This also helps with having to buy in plastic bags of ice to keep drinks cold for your guests.
Each bottle also has a comfy strap and their gorgeous plastic free, cardboard tube packaging is recycled and recyclable.
If you’re hosting a picnic or barbecue, you could ask guests to bring their own reusable bottles or for people to bring their own crockery and cutlery instead of having to provide disposable (even if it’s paper).
You don’t have to give up the straws for summer picnics and posh barbeques, not if you swap to a sustainable one. We’re loving Stroodles, the new pasta based straws.
They don’t bend or go soggy like paper and they are vegan friendly, edible (if you want) and biodegradable.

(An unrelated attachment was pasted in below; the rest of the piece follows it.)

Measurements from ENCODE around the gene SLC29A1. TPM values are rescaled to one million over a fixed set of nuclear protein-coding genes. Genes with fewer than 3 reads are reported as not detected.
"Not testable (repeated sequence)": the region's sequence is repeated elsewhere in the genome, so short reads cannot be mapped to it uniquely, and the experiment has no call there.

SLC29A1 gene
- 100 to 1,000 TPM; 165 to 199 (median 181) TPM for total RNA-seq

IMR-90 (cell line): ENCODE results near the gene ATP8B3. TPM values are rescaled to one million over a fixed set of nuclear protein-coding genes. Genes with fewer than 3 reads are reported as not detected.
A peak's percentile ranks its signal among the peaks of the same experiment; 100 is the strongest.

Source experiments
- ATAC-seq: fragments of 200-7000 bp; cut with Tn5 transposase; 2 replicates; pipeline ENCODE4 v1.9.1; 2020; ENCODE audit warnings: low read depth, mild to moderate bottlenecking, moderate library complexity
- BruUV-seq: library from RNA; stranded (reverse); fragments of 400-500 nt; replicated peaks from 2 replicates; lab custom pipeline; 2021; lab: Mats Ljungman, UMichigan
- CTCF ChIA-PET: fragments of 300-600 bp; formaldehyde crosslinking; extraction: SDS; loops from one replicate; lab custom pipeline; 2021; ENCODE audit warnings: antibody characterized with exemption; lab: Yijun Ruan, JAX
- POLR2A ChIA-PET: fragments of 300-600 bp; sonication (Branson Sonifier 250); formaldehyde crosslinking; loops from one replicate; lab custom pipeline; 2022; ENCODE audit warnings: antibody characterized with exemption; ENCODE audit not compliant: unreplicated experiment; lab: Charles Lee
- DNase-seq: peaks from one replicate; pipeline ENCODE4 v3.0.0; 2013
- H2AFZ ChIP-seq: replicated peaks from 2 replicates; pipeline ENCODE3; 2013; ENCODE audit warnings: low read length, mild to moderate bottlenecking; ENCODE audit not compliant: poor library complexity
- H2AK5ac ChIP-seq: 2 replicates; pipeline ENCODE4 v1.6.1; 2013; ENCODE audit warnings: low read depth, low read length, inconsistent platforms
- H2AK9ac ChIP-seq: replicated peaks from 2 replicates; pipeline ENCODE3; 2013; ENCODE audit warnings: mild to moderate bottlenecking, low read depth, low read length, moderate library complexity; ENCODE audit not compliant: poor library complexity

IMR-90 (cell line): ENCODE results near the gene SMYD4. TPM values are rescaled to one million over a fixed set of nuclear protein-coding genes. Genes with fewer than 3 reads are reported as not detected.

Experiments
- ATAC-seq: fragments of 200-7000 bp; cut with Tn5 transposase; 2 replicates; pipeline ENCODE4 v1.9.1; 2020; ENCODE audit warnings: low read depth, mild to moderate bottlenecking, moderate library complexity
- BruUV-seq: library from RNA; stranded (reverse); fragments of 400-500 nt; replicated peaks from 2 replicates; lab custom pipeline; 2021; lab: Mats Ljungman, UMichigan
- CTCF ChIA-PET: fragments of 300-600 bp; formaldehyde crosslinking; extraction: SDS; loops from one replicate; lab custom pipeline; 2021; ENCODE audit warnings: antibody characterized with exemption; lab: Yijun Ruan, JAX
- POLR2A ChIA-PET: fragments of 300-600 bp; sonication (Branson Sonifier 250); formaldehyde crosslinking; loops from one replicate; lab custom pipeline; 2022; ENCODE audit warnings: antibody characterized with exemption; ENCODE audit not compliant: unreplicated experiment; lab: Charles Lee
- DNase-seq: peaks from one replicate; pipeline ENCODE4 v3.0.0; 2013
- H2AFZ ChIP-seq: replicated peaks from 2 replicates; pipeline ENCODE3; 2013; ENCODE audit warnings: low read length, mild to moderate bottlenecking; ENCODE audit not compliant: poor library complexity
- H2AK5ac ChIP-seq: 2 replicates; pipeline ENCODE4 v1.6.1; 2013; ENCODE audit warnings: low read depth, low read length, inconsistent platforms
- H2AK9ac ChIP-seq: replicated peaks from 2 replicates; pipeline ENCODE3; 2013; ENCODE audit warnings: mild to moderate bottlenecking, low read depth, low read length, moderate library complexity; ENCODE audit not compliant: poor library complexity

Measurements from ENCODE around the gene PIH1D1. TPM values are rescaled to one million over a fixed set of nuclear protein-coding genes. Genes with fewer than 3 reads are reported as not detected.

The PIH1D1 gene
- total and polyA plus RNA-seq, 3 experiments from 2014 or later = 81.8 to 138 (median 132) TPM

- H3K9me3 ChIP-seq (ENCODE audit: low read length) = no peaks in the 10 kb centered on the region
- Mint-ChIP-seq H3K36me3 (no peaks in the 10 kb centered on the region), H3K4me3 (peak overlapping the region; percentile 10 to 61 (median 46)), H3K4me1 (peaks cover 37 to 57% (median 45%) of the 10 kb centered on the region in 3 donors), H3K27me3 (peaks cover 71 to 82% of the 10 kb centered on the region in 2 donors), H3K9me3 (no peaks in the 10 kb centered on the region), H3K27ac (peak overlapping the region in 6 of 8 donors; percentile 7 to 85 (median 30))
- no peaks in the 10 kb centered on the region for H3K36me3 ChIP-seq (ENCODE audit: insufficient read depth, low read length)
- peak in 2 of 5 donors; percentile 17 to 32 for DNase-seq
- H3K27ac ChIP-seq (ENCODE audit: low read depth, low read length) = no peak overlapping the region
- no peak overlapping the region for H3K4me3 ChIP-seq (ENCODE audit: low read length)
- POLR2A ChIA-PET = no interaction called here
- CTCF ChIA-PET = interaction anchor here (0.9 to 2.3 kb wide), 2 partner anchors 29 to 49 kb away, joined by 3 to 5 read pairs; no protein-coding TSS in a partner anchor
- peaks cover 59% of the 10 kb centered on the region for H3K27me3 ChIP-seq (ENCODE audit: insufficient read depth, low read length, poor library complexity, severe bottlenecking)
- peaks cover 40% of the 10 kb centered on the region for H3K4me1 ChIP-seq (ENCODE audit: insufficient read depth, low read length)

Once you think about it, a hollow pasta tube makes the perfect sustainable straw! Stroodles come in packs of 12, 20 or more, all delivered in plastic free packaging.
Not all barbecues are equal and not all firewood is the same.
Last year, Kindwood launched to create a better way of enjoying a fire. They have created the most sustainable and eco-friendly kiln dried wood and kindling, meaning your barbecue won’t give off toxic fumes from cheap charcoal. From logs supplied from within an 80 mile radius of their base to using hessian sacks and reusable apple crates to deliver their wood in, they’ve created a service that really keeps things as low impact as possible.
Also swap to their sustainable natural firelighters, made from recycled vegetable oil and 100% waste wood. Now who’s got the plant based sausages?
Silicone ziplock bags